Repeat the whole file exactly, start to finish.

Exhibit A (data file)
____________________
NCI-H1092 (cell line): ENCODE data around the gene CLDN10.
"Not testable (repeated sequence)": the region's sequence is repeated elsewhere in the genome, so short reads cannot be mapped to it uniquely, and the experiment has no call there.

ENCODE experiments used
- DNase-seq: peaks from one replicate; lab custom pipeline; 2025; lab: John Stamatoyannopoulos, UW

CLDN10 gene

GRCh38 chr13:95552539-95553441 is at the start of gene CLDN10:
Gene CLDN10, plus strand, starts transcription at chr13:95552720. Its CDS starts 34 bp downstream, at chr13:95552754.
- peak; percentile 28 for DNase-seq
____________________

NCI-H1092 (cell line): ENCODE data around the gene CLDN10.
"Not testable (repeated sequence)": the region's sequence is repeated elsewhere in the genome, so short reads cannot be mapped to it uniquely, and the experiment has no call there.

ENCODE experiments used
- DNase-seq: peaks from one replicate; lab custom pipeline; 2025; lab: John Stamatoyannopoulos, UW

CLDN10 gene

GRCh38 chr13:95552539-95553441 is at the start of gene CLDN10:
Gene CLDN10, plus strand, starts transcription at chr13:95552720. Its CDS starts 34 bp downstream, at chr13:95552754.
- peak; percentile 28 for DNase-seq